Tina Turner Taught Us What It Means to Really Feel
This is a preview of our pop culture newsletter The Daily Beast’s Obsessed, written by editor Kevin Fallon. To receive the full newsletter in your inbox each week, sign up for it here.
The longer the tease, the more alive I felt. I’ve watched all the videos. Sometimes it seemed like the tease went on forever. I loved it.
There are countless performances of Tina Turner singing “The Best” on YouTube: award shows, her own concerts, the iconic Divas 99 performance. In that last one, the thumping introductory bass line edged us for a full minute, as The Legs strutted from a limo, through the theater lobby and audience, and then to center stage. If there was anything that Tina Turner knew, it was to take your time with it—first, nice and easy; then, nice and rough. The good things take time. And they’re worth the wait.
I don’t know how to eulogize Tina Turner, because it’s impossible to distill an artist, a force, and inspiration so great they—to us—transcend humanity and become ethereal. A deity, who we had the good fortune to worship down here on earth. And I’m just the smallest fragment of a person who was changed by her life, talent, and story. She was, for me, the music star; I can’t even imagine how that connection reverberated even deeper for the marginalized, the wounded, the survivors, and the triumphant—those who saw themselves in parts of her life journey.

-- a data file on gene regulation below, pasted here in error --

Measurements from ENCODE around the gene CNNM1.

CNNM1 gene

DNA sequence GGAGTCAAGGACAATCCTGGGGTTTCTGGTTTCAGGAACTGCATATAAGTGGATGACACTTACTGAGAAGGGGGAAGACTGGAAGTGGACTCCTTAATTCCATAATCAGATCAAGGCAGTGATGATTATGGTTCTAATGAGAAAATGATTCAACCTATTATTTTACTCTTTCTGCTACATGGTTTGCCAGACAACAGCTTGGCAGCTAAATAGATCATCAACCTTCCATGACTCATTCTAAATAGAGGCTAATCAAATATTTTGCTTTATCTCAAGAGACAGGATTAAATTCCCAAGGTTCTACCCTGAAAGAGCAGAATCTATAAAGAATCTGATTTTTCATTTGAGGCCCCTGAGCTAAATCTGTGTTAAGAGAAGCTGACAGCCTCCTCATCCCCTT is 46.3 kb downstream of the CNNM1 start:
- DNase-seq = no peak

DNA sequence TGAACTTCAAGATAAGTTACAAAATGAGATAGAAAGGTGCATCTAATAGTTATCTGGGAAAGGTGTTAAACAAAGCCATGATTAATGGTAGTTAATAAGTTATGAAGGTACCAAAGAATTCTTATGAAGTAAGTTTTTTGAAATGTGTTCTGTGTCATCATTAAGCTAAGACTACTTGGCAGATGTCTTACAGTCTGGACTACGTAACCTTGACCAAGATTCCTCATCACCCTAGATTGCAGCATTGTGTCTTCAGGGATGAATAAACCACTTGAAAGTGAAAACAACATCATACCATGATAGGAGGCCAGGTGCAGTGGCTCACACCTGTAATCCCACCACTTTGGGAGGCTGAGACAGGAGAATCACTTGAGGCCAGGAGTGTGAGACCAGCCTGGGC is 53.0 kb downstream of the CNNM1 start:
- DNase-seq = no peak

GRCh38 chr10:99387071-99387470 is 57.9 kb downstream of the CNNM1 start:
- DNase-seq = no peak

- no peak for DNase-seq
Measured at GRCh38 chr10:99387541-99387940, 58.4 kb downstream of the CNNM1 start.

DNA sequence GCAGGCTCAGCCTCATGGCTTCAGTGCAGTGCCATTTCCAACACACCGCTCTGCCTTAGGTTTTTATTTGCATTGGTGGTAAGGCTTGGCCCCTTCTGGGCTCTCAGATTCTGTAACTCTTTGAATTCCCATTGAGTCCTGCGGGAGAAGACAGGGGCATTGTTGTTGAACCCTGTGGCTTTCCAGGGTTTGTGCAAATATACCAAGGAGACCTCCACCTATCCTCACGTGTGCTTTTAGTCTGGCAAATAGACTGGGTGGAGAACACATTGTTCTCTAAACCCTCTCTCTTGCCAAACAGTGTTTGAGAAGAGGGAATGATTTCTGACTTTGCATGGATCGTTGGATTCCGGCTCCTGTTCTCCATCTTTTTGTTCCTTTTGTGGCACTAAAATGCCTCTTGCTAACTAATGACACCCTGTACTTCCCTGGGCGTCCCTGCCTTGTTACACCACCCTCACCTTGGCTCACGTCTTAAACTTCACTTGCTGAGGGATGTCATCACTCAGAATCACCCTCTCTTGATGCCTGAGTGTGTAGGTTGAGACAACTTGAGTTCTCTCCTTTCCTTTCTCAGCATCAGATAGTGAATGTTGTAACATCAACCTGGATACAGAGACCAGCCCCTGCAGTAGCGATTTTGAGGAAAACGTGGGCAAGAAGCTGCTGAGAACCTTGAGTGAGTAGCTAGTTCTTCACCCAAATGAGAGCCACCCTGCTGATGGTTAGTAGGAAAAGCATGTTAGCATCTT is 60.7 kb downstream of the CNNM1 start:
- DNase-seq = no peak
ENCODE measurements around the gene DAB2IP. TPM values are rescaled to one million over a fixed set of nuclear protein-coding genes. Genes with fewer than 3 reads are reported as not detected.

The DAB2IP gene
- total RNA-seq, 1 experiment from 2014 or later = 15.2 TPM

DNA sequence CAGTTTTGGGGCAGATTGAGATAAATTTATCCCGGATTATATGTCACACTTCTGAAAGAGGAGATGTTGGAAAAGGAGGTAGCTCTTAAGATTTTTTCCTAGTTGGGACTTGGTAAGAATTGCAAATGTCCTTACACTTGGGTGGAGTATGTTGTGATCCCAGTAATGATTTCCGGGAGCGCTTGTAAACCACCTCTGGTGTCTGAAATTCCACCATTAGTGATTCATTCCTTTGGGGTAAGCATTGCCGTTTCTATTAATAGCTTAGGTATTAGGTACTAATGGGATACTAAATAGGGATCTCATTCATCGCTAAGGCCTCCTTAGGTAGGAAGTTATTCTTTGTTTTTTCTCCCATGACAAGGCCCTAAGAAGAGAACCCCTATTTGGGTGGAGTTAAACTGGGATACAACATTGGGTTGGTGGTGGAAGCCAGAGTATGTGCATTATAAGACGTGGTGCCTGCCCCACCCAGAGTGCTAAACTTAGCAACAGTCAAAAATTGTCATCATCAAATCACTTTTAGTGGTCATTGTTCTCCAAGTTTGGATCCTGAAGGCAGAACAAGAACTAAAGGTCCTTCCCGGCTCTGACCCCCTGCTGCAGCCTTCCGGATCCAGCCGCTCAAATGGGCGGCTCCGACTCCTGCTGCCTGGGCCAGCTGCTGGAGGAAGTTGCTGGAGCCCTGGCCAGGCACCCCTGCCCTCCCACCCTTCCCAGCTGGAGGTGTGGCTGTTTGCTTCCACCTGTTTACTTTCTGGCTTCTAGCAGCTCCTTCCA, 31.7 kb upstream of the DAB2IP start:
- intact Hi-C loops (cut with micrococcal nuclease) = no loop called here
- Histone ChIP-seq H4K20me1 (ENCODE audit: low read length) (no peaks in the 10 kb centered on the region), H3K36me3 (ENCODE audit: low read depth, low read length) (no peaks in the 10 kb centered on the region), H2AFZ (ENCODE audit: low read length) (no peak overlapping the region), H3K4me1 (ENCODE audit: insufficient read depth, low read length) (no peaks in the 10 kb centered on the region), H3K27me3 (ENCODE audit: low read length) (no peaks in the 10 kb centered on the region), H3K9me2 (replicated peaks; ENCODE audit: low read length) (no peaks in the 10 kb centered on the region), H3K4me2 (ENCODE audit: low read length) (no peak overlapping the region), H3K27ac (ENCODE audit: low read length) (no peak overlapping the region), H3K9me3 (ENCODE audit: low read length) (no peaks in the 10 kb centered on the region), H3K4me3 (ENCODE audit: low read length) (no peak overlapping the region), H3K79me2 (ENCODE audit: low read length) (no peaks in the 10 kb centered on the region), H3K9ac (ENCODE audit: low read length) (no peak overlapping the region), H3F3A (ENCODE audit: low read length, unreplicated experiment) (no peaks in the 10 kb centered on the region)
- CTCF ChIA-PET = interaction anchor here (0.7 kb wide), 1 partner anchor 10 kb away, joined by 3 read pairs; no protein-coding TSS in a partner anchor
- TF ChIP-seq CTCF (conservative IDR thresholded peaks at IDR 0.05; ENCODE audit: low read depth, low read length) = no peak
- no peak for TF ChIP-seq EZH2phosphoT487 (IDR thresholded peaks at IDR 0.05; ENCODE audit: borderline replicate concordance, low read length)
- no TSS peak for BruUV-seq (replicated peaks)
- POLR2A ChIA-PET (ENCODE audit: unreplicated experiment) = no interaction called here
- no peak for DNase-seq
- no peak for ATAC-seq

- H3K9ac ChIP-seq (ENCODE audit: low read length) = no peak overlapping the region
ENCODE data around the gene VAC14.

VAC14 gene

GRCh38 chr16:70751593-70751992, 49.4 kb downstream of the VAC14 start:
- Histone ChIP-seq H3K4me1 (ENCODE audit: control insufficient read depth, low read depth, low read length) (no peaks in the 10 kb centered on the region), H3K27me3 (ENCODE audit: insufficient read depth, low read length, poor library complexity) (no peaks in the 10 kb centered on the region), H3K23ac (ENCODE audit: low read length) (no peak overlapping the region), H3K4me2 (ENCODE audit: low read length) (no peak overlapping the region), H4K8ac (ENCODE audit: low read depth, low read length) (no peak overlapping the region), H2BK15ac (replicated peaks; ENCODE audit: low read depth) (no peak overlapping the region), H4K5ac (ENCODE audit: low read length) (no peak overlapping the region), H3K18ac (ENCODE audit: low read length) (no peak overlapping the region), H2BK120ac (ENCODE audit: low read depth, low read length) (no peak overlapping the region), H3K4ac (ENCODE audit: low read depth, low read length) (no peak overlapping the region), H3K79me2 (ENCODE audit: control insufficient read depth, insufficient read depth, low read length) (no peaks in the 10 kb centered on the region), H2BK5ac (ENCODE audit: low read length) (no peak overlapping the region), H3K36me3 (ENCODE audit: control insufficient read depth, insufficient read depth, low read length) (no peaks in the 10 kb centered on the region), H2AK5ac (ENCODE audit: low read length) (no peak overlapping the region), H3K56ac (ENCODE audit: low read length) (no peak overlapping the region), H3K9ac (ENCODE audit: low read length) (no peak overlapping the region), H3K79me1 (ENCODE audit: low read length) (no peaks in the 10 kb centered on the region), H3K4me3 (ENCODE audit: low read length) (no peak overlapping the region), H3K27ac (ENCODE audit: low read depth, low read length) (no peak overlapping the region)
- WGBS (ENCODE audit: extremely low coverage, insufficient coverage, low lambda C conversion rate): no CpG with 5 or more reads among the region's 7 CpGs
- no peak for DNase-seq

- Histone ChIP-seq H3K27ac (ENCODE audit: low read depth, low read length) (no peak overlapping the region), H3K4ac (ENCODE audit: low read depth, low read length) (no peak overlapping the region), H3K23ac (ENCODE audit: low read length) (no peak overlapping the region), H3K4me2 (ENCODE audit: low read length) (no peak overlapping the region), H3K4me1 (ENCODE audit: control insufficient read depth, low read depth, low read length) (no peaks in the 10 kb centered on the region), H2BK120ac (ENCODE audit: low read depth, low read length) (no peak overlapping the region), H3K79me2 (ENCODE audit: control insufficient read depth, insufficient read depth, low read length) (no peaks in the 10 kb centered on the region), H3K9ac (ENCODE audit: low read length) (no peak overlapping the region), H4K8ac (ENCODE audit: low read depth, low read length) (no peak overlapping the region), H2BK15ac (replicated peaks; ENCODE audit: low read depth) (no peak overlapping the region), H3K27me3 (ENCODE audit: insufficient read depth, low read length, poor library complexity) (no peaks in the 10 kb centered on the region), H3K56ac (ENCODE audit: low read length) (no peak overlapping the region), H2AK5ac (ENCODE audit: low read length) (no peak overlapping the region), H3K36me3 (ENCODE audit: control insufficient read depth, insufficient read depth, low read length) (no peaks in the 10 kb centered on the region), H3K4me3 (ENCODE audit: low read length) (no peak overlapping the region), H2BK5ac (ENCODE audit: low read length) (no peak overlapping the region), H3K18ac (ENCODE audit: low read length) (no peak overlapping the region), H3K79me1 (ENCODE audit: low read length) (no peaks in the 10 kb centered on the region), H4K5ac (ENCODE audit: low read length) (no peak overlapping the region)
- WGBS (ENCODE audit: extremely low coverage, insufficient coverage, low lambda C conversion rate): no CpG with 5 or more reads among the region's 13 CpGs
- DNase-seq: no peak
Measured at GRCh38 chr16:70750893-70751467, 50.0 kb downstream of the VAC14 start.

But I can speak to how I would watch her performances—constantly—and how they changed me. Specifically, I can talk about how they made me feel. Not in the terms of, “What did that feel like?” But the verb. Tina made me feel.
Like many an elder gay millennial—I’m popping a Pepcid as I write this—Tina was always around me, because…Tina was always around. Everyone in my life played her music all the time. Her “What’s Love Got to Do With It” comeback had already happened by the time I was old enough to be aware of pop culture; she was touring the world, and it was just common knowledge that Tina was the greatest. Then I saw her on Oprah. (Some kids watched Power Rangers after school. I watched The Oprah Winfrey Show.)
At first, I thought her appearance was going to be like seeing two supernovas colliding. Instead, I was educated. Even Oprah bowed at her presence. This was someone whose halo was so bright that the most famous person in the world, to me, melted under it. When she was on that show, it’s not that I saw her in a new light. The Tina of it all clicked into a place that’s now in my bones, my heart, my soul—that place that everyone has been talking about in the days since Turner passed; we all know it.
Tina Turner Never Pretended Her Story Had a Happy Ending
There’s not a time (of the perhaps thousands of times) that I have watched a performance of Turner’s and not felt something electrifying. That I’ve been activated, in some way. The more I learned about her biography, the more that kinetic energy I felt became emotional energy.